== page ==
Last year, I signed up to file self assessment. I wanted to claim tax relief on charitable donations and VCT investments. The website is tells you what to do in those cases: for charitable donations, either file self assessment or ask HMRC directly, and for VCTs, file self assessment. I knew a few people who filed self-assessment already, so I was expecting the process to be straightfoward. I registered as someone who isn’t self-employed, filled in form SA1 mentioning VCTs and charity in the “other reasons” box, and waited.

I got an unexpected response:

Thank you for your form SA1 Registering for Self Assessment and getting a tax return.

We can’t register you for Self Assessment because the information you’ve given on the form shows that you don’t meet the conditions for Self Assessment. For full details of these conditions, go to

This was something of a surprise. I knew that I didn’t meet the conditions normally, but I wanted to file as a special case so I could claim relief. There seemed no way I could convince them otherwise. I had to get in touch directly.

I used the self-assessment online Chat. The page has been redone since I used it, but while I was using it it had a few interesting quirks:

  • most of the time it displayed a screen telling you there were no advisors available, but not to refresh because the page would automatically update. This was not quite true, because it would stop checking after five minutes.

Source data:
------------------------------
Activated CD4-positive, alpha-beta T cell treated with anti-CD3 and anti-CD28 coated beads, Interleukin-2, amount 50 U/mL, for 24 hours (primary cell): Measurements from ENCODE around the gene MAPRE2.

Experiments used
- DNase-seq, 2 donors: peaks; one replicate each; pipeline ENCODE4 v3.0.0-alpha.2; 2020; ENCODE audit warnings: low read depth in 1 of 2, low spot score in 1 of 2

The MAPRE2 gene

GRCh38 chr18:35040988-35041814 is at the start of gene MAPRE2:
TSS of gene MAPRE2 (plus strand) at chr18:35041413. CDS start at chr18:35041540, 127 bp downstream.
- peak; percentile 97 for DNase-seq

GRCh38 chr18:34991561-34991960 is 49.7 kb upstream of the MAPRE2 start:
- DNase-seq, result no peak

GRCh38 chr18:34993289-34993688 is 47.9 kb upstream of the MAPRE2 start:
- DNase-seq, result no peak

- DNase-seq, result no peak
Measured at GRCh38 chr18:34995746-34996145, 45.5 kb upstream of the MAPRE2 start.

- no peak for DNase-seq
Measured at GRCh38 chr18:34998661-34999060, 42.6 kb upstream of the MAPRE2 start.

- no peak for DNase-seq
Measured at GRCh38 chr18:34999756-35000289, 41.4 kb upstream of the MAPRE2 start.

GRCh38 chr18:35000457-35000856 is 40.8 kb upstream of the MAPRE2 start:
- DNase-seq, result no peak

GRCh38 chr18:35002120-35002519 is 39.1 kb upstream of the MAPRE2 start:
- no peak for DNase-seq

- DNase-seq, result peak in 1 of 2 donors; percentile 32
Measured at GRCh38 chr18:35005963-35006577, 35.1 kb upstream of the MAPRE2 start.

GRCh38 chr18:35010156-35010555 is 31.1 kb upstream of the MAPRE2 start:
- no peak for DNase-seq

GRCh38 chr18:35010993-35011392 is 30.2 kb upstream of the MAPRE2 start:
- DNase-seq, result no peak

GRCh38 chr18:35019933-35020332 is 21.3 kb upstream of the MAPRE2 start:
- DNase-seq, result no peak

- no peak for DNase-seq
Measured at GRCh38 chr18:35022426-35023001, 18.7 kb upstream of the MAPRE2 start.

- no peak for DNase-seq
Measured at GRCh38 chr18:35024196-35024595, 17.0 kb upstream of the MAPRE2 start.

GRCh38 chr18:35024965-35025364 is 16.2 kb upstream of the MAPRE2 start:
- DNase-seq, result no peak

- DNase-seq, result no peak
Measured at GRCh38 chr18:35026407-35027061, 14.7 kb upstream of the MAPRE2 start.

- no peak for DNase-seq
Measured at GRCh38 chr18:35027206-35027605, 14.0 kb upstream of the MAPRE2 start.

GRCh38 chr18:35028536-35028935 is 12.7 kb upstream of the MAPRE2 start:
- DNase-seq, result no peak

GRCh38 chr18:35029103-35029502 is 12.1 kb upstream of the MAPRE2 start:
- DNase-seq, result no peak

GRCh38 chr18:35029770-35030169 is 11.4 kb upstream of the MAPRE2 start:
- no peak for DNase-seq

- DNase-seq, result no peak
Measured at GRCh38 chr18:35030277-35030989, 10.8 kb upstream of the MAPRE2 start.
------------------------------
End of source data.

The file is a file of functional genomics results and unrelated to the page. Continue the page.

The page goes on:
• if advisors were available, you got a chat pop-up asking for basic details: a description of your problem. After entering this information, you could get a message saying that advisors weren’t available. The game became getting the message, then entering the details as quickly as possible and submitting.

I managed to get through to a chap called Craig. Craig was helpful, and we mostly talked about how he couldn’t help me. He told me that I might not need to file a tax return because I was claiming less than £10k for my VCTs, and that charitable donations also weren’t a reason to file. For the donations, he could take them over chat – except he couldn’t because it’s my first claim and it was for more than £5k. He told me I had to send a letter to Pay As You Earn & Self Assessment, HM Revenue & Customs, BX9 1AS, United Kingdom or file self-assessment. For VCTs, I would need to ring up and talk to a technical advisor, and then they could tell me what I needed to do. Forseeing an endless chain of being sent to different people, I tried to cut the knot:

M: well.. is it possible to register for self assessment, even if I don’t /need/ to register? I know a few people who just do it through their personal tax accounts and it seems really convenient.
C: Yes, you can request to complete a tax return even if you don’t need to.
C: You would complete the SA1 form at to do this.
M: I did fill that out, but the letter I got back said that I don’t meet the conditions for self-assessment
C: You would need to put in the reason for completing one box that you want to regardless of any criteria and request that we issue a tax return to be completed starting with 2020 to 2021.
M: awesome, thanks